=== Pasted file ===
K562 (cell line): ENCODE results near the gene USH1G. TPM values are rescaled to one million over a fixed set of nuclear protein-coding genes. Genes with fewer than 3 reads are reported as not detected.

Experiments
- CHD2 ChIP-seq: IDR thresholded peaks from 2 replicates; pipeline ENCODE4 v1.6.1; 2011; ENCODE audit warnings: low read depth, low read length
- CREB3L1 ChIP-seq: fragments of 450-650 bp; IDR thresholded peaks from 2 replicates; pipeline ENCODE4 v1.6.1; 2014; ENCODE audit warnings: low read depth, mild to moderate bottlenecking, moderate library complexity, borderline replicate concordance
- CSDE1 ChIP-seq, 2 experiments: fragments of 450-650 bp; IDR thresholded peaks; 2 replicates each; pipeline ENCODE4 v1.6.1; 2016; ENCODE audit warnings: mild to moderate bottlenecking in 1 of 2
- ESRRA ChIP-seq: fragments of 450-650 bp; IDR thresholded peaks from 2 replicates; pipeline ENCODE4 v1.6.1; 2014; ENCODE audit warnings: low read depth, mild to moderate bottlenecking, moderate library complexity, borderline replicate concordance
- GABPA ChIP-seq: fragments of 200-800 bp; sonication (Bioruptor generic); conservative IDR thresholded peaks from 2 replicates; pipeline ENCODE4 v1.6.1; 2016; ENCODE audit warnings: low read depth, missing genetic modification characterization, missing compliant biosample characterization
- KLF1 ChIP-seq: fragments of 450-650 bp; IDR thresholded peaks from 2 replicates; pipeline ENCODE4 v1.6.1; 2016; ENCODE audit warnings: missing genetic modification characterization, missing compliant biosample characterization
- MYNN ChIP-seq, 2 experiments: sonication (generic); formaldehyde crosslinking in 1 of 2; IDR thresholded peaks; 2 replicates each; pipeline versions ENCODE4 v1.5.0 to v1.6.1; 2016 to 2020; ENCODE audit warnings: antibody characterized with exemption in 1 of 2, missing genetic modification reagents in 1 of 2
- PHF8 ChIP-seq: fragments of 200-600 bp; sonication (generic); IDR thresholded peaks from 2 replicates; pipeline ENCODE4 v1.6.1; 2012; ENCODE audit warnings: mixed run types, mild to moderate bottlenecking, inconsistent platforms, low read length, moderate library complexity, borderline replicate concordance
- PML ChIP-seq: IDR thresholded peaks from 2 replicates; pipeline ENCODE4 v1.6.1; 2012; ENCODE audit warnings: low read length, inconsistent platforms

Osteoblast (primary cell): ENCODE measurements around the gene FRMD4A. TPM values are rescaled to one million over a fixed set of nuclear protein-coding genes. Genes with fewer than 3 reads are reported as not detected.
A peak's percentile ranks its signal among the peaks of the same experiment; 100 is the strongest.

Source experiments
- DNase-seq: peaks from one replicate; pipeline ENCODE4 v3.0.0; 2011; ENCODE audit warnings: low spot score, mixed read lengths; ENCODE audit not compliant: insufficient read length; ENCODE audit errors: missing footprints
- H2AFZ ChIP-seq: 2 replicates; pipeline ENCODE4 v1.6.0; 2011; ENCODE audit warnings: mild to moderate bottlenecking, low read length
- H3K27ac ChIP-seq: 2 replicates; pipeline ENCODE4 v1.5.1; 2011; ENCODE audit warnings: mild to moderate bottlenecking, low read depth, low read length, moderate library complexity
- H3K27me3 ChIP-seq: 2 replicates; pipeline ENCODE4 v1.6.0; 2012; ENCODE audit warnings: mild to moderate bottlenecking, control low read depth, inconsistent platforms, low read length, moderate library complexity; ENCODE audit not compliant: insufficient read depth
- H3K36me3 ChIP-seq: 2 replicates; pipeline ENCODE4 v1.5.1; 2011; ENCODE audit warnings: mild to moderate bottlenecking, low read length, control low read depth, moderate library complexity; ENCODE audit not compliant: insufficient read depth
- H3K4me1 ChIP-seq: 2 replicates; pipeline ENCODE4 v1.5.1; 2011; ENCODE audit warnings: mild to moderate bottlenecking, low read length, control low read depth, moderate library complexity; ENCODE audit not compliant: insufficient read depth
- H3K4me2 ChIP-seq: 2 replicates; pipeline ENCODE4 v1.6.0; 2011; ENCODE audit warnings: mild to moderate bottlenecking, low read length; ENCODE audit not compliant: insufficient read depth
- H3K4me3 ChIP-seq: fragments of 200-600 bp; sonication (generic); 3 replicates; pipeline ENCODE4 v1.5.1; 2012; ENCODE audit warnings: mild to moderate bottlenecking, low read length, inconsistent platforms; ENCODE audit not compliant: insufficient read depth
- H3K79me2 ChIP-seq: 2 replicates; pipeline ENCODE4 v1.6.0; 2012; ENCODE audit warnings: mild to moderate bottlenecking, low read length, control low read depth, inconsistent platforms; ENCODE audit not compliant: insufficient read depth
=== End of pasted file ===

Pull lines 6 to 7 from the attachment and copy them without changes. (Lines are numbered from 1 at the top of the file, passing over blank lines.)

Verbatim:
- ESRRA ChIP-seq: fragments of 450-650 bp; IDR thresholded peaks from 2 replicates; pipeline ENCODE4 v1.6.1; 2014; ENCODE audit warnings: low read depth, mild to moderate bottlenecking, moderate library complexity, borderline replicate concordance
- GABPA ChIP-seq: fragments of 200-800 bp; sonication (Bioruptor generic); conservative IDR thresholded peaks from 2 replicates; pipeline ENCODE4 v1.6.1; 2016; ENCODE audit warnings: low read depth, missing genetic modification characterization, missing compliant biosample characterization